Last updated: November 18, 2022

Summarytoggle arrow icon

Drowning is the process of respiratory impairment due to submersion in liquid, most commonly a body of water. It is the leading cause of unintentional injury death among children under the age of five in the US and the third leading cause of unintentional injury death for all age groups worldwide. Risk factors include poor safety (especially inadequate supervision of children), inability to swim, intoxication (e.g., with alcohol), and preexisting medical conditions associated with seizures, cramps, loss of consciousness, and/or poor neuromuscular control (e.g., epilepsy, diabetes mellitus, cardiovascular disease, Parkinson disease). Urgent rescue and first aid, especially basic life support in unresponsive individuals, are fundamental to the prevention of injury and death. Rescued individuals, including those who are responsive, should receive prompt medical evaluation, including assessment of neurological and pulmonary function (e.g., dyspnea, apnea, cough, wheezing, impaired consciousness), past medical history, history of substance use, the type of liquid involved (e.g., fresh water or salt water), and the amount of liquid aspirated. Complications of drowning, e.g., ARDS and cardiac arrest, may occur days or even weeks after the event.

Epidemiologytoggle arrow icon

Epidemiological data refers to the US, unless otherwise specified.

Risk factorstoggle arrow icon

  • Inability to swim
  • Poor safety, esp. inadequate supervision of children; , access to open bodies of water , not wearing life jackets during water activities such as boating, and risky behavior
  • Use of recreational or prescription drugs that may impair consciousness, awareness, and/or motor function (e.g., alcohol, SSRIs, benzodiazepines)
  • Hypothermia or hyperthermia (while swimming or bathing)
  • Medical conditions associated with seizures, cramps, loss of consciousness, and/or poor neuromuscular control (e.g., epilepsy, cardiovascular disease, preexisting injuries, diabetes mellitus, Parkinson disease).
  • Living in areas prone to natural disasters such as floods and storms.

Pathophysiologytoggle arrow icon

  • Submersion → panic → holding of breath → activation of the inspiratory reflex within 1–2 minutesaspiration of liquid or laryngospasmhypoxemia → organ hypoxia (especially cerebral and cardiac) → possible injury or death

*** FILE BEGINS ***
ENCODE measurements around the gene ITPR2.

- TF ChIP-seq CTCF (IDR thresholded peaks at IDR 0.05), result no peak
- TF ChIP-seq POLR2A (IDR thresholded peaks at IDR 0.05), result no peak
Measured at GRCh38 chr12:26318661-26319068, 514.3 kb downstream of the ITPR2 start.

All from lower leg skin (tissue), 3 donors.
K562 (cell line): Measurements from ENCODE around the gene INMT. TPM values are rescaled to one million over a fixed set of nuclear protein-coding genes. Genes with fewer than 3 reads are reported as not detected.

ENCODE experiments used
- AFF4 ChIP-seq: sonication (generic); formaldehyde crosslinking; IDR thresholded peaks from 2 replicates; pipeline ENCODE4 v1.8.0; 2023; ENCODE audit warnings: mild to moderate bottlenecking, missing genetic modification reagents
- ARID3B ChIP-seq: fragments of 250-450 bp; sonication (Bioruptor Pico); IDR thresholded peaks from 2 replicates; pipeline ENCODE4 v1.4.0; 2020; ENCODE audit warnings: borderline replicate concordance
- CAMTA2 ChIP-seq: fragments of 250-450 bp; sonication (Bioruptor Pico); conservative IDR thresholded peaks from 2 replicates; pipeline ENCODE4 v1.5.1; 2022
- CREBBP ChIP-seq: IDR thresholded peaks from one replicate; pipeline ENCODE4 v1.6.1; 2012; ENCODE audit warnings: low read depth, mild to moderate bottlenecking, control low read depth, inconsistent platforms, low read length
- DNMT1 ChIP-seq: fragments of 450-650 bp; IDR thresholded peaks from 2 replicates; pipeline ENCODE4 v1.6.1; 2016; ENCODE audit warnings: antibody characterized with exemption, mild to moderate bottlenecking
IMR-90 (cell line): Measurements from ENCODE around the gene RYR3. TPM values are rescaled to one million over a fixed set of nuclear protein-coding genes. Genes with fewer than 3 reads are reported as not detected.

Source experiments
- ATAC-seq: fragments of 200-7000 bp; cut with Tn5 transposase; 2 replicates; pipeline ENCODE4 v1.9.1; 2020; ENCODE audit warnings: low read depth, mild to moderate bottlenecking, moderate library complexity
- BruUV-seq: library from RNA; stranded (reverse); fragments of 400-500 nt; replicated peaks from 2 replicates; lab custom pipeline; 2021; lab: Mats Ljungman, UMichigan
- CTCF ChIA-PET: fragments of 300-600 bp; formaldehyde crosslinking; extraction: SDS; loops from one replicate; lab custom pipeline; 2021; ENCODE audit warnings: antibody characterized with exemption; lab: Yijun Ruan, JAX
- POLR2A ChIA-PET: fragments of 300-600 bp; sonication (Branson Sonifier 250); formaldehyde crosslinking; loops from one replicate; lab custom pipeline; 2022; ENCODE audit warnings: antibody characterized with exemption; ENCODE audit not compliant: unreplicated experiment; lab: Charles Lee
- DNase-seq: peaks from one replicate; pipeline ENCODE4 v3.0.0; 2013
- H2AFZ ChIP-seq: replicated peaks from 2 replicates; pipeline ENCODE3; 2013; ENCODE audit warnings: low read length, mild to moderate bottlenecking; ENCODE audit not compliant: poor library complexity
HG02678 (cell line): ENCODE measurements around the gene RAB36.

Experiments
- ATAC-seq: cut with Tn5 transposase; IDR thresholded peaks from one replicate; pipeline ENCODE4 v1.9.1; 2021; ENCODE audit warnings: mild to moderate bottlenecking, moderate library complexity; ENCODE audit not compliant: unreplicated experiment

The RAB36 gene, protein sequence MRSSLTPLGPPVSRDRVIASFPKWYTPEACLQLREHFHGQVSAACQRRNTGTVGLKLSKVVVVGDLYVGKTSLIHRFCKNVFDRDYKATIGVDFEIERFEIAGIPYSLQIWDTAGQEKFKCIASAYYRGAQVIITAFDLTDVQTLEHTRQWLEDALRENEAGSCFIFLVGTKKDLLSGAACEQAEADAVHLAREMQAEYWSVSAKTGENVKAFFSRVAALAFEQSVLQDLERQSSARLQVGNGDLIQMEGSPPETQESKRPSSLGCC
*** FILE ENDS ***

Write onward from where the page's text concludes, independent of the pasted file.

Clinical featurestoggle arrow icon

Features of drowning injury [5][6]

Postmortem features of drowning [7]

  • Pulmonary findings
  • Gastrointestinal findings: Wischnewsky spots (gastric mucosal petechial hemorrhages associated with hypothermia)
  • External findings
    • White or pink froth cone over nostrils and/or mouth
    • Pallor and wrinkling of the palms, soles, fingers, and toes
    • Prone body position: back upwards, head and extremities dangling downwards
    • Travel abrasions and lacerations on the forehead, backs of the hands, knees, and dorsum of the feet

Diagnosticstoggle arrow icon

Treatmenttoggle arrow icon

Rescuers should not put their lives at risk to save a drowning person.

In unresponsive patients, CPR should be performed immediately after rescue for resuscitation to be successful.

Complicationstoggle arrow icon

We list the most important complications. The selection is not exhaustive.

Prognosistoggle arrow icon

  • Factors associated with poor outcome (see “Complications” above) include:
    • Submersion lasting > 5 min
    • CPR delayed > 10 min
    • Glasgow Coma Scale < 5 upon presentation

Preventiontoggle arrow icon

  • Swimming education
  • Safety equipment (e.g., life jackets)
  • Water rescue training
  • Water safety signs posted at potential sites of drowning
  • Rescue equipment and personnel (e.g., lifeguards) at recreational swimming locations (e.g., pools, beaches)
  • Avoidance of alcohol and drug consumption before swimming
  • Installing barriers around potential water hazards (e.g., pools, wells, waterfronts)
  • Close supervision of children around water (e.g., during bathing as well as swimming)

Referencestoggle arrow icon

  1. McCall JD, Sternard BT. Drowning. StatPearls. 2021.
  2. Bierens JJLM, Lunetta P, Tipton M, Warner DS. Physiology Of Drowning: A Review. Physiology. 2016; 31 (2): p.147-166.doi: 10.1152/physiol.00002.2015 . | Open in Read by QxMD
  3. Armstrong EJ, Erskine KL. Investigation of Drowning Deaths: A Practical Review. Academic Forensic Pathology. 2018; 8 (1): p.8-43.doi: 10.23907/2018.002 . | Open in Read by QxMD
  4. Drowning Facts. Updated: June 17, 2021. Accessed: December 3, 2021.
  5. Drowning. Updated: April 27, 2021. Accessed: October 20, 2021.
  6. Drowning facts. Updated: June 17, 2021. Accessed: December 29, 2021.
  7. Howland J, Hingson R, Mangione TW, Bell N, Bak S. Why are most drowning victims men? Sex differences in aquatic skills and behaviors. Am J Public Health. 1996; 86 (1): p.93-6.doi: 10.2105/ajph.86.1.93 . | Open in Read by QxMD
  8. -. Part 10.3: Drowning. Circulation. 2005; 112 (24_supplement).doi: 10.1161/circulationaha.105.166565 . | Open in Read by QxMD
  9. Michael Parenteau, Zsolt Stockinger, Stephen Hughes, Brad Hickey, James Mucciarone, Christopher Manganello, Andrew Beeghly. Drowning Management. Military Medicine. 2018; 183 (suppl_2): p.172-179.doi: 10.1093/milmed/usy136 . | Open in Read by QxMD

Icon of a lock3 free articles remaining

You have 3 free member-only articles left this month. Sign up and get unlimited access.
 Evidence-based content, created and peer-reviewed by physicians. Read the disclaimer